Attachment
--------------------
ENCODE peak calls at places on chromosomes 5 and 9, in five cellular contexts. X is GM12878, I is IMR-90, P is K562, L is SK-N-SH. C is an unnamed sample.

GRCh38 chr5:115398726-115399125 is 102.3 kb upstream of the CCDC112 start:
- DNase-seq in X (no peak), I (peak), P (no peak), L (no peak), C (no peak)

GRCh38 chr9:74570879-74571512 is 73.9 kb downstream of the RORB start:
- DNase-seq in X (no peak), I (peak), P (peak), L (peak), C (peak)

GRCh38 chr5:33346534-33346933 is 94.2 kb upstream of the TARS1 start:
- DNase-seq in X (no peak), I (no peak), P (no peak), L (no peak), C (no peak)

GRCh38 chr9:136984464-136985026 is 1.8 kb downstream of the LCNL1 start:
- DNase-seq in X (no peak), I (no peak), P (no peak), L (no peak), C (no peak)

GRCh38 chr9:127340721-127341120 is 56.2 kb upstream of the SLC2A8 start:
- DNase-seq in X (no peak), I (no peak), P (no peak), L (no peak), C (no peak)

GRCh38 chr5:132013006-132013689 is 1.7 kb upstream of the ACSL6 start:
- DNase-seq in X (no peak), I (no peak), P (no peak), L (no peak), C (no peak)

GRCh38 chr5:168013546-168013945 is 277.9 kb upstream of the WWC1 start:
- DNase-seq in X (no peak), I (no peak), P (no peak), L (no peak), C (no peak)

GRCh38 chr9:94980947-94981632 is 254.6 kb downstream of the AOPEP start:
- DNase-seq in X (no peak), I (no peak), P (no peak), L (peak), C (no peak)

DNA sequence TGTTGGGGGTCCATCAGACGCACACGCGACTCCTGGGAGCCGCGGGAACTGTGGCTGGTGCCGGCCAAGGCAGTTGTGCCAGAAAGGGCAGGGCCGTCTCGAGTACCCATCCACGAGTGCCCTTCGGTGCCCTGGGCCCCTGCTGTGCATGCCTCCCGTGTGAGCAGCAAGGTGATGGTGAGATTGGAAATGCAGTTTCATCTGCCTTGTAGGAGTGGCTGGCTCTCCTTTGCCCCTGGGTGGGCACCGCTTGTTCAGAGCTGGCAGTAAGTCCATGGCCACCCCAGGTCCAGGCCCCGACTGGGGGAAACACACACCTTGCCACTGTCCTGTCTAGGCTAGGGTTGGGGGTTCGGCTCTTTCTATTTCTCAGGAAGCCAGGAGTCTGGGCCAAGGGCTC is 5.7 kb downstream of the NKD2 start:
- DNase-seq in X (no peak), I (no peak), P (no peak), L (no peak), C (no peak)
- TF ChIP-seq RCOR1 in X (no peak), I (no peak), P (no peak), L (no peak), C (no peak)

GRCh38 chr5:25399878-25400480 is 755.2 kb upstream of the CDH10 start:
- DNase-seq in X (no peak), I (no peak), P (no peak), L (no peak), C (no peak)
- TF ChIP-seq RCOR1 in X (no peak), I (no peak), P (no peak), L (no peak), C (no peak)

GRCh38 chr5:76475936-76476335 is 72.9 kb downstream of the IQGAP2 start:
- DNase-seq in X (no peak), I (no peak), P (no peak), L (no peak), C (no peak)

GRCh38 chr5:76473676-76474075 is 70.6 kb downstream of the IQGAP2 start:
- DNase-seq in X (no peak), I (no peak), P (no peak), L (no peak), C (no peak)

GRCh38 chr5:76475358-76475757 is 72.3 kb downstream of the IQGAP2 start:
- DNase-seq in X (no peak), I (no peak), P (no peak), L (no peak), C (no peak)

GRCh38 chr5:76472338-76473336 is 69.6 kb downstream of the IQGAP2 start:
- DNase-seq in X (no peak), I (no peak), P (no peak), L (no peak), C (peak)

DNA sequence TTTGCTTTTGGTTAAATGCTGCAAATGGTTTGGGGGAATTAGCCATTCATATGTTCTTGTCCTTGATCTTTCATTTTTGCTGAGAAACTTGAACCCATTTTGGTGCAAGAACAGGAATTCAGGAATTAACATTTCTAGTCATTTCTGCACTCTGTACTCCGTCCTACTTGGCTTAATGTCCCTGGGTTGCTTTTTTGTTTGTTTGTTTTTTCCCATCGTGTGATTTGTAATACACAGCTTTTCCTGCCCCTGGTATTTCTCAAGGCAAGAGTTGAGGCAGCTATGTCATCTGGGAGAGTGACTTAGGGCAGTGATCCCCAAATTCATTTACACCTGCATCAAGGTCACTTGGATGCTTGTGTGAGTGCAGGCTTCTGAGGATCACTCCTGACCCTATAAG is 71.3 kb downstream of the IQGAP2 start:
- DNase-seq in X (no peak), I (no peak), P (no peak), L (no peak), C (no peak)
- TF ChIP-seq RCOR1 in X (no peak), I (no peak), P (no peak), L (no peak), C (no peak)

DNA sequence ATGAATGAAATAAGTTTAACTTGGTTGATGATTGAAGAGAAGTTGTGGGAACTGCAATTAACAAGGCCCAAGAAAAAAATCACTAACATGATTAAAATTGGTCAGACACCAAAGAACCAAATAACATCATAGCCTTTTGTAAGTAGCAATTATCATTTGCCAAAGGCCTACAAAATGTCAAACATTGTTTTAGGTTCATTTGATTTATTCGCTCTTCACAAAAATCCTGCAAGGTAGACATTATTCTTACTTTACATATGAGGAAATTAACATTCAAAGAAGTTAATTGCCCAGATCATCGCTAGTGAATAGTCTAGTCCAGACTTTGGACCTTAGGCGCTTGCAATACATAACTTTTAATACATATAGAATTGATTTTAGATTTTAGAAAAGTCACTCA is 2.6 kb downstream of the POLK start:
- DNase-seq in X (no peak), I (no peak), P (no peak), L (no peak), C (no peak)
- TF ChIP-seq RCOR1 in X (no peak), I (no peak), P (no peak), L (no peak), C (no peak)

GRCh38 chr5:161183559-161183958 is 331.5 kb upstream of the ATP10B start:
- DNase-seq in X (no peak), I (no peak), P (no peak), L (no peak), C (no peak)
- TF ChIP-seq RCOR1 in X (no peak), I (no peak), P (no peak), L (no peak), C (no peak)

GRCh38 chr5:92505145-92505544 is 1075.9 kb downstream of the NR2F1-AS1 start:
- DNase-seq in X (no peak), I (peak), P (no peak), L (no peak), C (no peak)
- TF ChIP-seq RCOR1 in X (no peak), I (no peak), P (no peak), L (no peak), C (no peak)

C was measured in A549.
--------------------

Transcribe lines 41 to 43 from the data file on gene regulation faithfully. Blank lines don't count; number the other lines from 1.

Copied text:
GRCh38 chr5:92505145-92505544 is 1075.9 kb downstream of the NR2F1-AS1 start:
- DNase-seq in X (no peak), I (peak), P (no peak), L (no peak), C (no peak)
- TF ChIP-seq RCOR1 in X (no peak), I (no peak), P (no peak), L (no peak), C (no peak)